HELANA (Daily Montanan) After a vote ousting embattled Wyoming Rep. Liz Cheney from her leadership spot in the U.S. House of Representatives, Montana’s lone member of the House tweeted: “Mission Accomplished.”
The tweet gained national attention when late-night talk show host Stephen Colbert mentioned it on his program as an example of the infighting among House Republicans. Rep. Matt Rosendale was featured on several other news programs, including NBC Montana with Maritsa Georgiou, to answer questions about his vote and the future of the Republican Party.
Rosendale said that he’d pushed for Cheney’s ouster in February because he, along with other members, felt that Cheney, as conference chairwoman, wasn’t setting a forward-looking agenda for fellow Republicans, instead dwelling on the past.
At least three times in the span of the nine-minute interview, Rosendale referenced three main policy points that he said Republicans need to communicate with the American public, including closing and securing the borders; revitalizing the economy; and opening schools.
“We have a better way,” Rosendale told Newsmax.
He said he did not watch Cheney’s floor speech in which she rebuked fellow Republicans for following behind former President Donald Trump.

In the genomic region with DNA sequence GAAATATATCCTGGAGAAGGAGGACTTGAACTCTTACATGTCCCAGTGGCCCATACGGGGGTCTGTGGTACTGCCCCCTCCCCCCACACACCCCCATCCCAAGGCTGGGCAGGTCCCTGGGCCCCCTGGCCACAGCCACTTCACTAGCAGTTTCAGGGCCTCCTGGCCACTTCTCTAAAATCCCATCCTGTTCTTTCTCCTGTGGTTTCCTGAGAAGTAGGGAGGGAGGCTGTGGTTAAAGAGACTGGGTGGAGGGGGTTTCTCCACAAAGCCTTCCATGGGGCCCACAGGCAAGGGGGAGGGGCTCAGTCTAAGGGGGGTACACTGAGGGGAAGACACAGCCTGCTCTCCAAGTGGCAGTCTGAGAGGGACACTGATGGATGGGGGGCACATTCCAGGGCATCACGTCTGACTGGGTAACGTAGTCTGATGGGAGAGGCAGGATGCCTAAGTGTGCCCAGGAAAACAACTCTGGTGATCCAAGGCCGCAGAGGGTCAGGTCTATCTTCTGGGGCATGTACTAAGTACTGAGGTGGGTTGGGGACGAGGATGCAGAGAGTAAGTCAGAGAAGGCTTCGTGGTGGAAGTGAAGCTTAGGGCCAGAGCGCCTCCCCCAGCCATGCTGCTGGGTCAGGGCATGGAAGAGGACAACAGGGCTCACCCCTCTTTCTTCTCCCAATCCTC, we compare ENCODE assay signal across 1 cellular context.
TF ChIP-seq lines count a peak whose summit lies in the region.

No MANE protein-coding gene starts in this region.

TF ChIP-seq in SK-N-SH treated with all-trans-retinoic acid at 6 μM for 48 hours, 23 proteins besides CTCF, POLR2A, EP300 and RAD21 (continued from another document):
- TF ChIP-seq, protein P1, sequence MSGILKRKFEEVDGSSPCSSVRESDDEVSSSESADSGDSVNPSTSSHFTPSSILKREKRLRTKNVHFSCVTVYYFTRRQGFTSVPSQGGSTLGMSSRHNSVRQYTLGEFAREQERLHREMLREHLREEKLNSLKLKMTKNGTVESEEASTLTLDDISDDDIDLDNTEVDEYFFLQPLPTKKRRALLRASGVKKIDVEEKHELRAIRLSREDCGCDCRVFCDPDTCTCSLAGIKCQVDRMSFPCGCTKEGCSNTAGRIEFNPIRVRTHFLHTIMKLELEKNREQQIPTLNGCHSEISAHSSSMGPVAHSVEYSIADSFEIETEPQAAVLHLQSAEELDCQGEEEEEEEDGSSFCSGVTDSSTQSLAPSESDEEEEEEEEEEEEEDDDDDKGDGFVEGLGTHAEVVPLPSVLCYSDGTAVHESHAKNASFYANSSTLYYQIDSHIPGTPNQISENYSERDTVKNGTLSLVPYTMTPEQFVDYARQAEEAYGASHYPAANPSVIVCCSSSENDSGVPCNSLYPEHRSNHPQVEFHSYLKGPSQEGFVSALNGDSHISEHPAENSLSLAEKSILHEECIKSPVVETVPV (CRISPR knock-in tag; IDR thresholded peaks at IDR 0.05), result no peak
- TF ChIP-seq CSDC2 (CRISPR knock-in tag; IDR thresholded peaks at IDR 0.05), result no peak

“I was busy with lots of other things,” Rosendale said.
He said that focusing on the past is not the key to winning back Congress in less than two years.
“Her fight with the former president is not productive,” he told NBC-Montana. “Any time we’re not promoting a positive message is lost time. If you’re going to be in party leadership, you have to unify the party and deliver a unified message.”
Yet, Rosendale also stopped short of lining up behind Trump as the current leader of the party. Instead, he said that he and other Republicans are waiting for a leader to emerge who is willing to pick up Trump’s “America First” policies.
“We’re waiting for another leader to step forward and push that agenda,” Rosendale said.
Rosendale didn’t answer questions posed to him about election fraud, but did say that he attended the inauguration of President Joe Biden.
“I do believe in our institutions,” Rosendale said.
Rosendale bristled during the interview when he was asked about his own vaccination status, something that has been repeatedly asked of him.
“I support everyone’s ability to make their own decisions on a vaccination and consult their own doctors,” he said, pointing out that he supported legislation that increased funding for vaccines and veterans.
When asked about his own status, though, he stopped.
“That’s very private,” Rosendale said. “That’s why we have HIPPA (the Health Insurance Portability and Accountability Act).”
Follow-up requests for interview with the Daily Montanan were not returned on Friday.